A new brand of milk has arrived on the Isle of Wight, but it has not had far to travel! Isle of Wight milk is being produced to try to stop the dwindling number of dairy farmers on the Island, and give them a fair price for their produce,

Paul Griffin, of Briddlesford Lodge Farm, initially pursued the plan and believes Isle of Wight Milk is a way of protecting the Island’s heritage, ensure farmers get a fair price for their milk and reduce the impact on the environment by cutting travel distances.

Isle of Wight milk is initially being sold in three Co-operative Food stores, The Co-operative Food in Cowes (Mill Hill Road), Freshwater (Afton Road), and Shanklin (Regent Street), but it is hoped that local support will enable it to be sold in even more locations across the Island. It is available for £1.50 for a two litre bottle of either whole milk, semi-skimmed or skimmed.

Paul was aware of a number of farmers who were close to bankruptcy as the price of milk had dropped to about half of what it costs to produce.

Paul, the fourth generation of the Griffin family to run his farm, said: “As a dairy farmer, we were looking at decimation on the Isle of Wight. There wasn’t going to be a dairy industry.”

Of the millions of litres of milk being produced each year, Paul estimates about 80 per cent needed to go off the Island for processing. Briddlesford has recently installed its own processing plant to produce its premium milk from Guernsey cows with a much larger capacity than needed. The plant will cut the costs of production while ensuring the highest standard of processing with a 12-day shelf life.

To start the milk flowing, Paul has initially linked up with Read’s Farm in Carisbrooke which is run by Reads Farm Partnership Kaysie and Mark Reed and assisted by Mark’s wife Jodie.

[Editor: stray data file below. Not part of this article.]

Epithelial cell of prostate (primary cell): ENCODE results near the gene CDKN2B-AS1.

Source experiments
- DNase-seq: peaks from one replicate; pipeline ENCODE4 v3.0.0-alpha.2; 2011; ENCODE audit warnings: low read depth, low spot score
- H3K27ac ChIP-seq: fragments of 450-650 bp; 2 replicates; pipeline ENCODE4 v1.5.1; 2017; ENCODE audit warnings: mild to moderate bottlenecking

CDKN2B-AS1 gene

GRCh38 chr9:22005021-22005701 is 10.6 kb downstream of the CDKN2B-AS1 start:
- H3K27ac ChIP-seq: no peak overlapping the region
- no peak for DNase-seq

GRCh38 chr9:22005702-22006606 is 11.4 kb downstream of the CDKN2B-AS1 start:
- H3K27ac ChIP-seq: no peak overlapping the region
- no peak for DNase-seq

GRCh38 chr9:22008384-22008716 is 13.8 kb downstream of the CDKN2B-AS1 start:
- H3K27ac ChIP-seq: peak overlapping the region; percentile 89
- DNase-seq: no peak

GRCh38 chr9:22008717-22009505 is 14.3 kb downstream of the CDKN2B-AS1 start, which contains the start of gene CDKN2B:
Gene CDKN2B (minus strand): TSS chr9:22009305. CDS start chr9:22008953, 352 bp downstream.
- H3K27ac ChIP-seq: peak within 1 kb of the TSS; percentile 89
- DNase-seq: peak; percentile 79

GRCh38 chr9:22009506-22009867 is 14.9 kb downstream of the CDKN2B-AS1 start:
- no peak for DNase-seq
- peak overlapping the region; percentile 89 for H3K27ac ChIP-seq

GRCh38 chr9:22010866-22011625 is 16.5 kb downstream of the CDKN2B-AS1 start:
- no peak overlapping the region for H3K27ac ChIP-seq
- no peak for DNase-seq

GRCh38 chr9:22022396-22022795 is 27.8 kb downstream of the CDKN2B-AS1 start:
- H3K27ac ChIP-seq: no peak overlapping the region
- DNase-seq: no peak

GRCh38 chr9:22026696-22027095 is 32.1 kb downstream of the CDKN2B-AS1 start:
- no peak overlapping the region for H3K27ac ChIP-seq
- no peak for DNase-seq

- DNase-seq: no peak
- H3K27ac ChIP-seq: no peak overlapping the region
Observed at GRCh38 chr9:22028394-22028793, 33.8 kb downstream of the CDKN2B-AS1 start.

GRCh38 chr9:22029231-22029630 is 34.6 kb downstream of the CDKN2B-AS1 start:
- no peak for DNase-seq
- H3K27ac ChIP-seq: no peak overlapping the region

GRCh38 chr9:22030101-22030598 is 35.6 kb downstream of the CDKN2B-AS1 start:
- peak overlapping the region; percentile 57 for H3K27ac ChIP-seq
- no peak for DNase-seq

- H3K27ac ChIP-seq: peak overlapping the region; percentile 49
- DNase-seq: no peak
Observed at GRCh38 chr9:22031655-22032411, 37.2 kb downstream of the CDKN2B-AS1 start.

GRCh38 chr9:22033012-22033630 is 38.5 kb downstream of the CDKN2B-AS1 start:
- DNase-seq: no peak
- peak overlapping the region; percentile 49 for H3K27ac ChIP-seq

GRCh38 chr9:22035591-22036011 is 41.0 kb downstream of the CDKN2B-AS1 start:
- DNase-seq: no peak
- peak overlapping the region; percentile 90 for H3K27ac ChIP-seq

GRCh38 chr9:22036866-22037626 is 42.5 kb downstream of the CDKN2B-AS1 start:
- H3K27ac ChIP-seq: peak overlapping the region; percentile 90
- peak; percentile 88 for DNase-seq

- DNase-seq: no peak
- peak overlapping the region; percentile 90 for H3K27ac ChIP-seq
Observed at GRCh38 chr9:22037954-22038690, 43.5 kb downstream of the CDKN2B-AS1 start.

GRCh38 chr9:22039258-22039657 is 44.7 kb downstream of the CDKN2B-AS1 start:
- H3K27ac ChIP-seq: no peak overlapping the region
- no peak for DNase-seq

Mark, who has around 280 Friesian cows, said: “The year 2016 was one of our worst as we were basically getting out of bed everyday just to lose money. It was playing on our minds a lot especially as we have three other people we employ here. We had to make some very difficult decisions.

“This new brand is about working together and ensuring a future for our family and our farm. It gives us hope. Our main goal is to look after our cows. If you look after them then they look after you.”

Matt Elliott, who looks after the Local Flavours range at Southern Co-op, said: “We started our Local Flavours range on the Isle of Wight over a decade ago and we are always impressed at how supportive the community is of each other.

“We are all really excited about it and very proud to have been asked to be the first to sell it in our stores. There have been a number of smaller businesses we have supported in their journey of growth and we hope this is going to be another success story.

“We have been assured of the quality and it is hoped that Paul will be able to get more dairy farmers involved in the future if demand starts to outstrip supply.”

For more information on Southern Co-op’s Local Flavours range, visit www.thesouthernco-operative.co.uk/food/local-flavours/.

For more information on Briddlesford Farm Dairy, visit www.briddlesford.co.uk/.

Colin Clarke
Author: Colin Clarke